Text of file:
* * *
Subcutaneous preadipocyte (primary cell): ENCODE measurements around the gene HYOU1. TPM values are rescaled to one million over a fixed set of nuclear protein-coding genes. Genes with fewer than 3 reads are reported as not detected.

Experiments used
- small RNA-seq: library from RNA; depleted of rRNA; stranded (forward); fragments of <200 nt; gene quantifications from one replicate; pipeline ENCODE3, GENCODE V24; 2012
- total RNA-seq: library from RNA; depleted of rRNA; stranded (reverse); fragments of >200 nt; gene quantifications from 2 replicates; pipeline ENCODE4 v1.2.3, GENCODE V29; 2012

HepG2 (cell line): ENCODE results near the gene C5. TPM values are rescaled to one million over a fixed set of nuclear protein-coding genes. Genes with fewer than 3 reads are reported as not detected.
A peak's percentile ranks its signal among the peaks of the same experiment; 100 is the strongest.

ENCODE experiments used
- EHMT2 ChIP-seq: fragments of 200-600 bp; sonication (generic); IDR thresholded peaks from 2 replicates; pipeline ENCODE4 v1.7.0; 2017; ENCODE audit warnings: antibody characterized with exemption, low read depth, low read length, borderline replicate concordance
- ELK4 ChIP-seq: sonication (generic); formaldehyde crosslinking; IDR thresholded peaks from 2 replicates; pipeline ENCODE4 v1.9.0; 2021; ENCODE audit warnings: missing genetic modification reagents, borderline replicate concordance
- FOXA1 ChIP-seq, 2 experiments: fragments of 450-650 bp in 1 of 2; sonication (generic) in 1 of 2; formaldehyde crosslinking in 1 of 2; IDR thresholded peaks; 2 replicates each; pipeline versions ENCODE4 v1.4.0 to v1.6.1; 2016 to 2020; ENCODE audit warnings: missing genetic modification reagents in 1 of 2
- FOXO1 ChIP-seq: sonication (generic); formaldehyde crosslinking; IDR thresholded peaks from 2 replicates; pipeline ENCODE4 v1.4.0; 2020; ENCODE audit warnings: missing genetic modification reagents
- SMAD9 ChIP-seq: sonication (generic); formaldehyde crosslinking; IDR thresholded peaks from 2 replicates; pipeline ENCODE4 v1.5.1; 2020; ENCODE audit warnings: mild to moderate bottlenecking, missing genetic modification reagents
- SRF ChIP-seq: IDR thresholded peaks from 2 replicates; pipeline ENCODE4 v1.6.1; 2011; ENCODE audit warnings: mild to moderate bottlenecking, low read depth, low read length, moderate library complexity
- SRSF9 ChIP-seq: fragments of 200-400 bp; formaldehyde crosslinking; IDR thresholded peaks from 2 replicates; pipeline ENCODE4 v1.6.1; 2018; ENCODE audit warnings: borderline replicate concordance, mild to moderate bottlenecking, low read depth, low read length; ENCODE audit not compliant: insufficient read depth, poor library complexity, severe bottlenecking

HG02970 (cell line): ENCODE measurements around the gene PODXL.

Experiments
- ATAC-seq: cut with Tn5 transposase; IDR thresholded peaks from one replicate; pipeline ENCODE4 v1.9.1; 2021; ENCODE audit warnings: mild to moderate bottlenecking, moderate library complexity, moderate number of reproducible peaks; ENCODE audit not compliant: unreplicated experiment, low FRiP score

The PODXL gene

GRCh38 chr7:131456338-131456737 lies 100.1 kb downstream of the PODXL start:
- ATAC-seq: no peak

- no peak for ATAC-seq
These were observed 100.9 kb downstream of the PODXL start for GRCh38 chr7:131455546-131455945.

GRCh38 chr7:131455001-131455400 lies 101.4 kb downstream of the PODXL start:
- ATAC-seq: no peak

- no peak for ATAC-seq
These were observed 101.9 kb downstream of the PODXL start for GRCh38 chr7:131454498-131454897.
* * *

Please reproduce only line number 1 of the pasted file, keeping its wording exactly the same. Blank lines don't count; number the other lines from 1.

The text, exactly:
Subcutaneous preadipocyte (primary cell): ENCODE measurements around the gene HYOU1. TPM values are rescaled to one million over a fixed set of nuclear protein-coding genes. Genes with fewer than 3 reads are reported as not detected.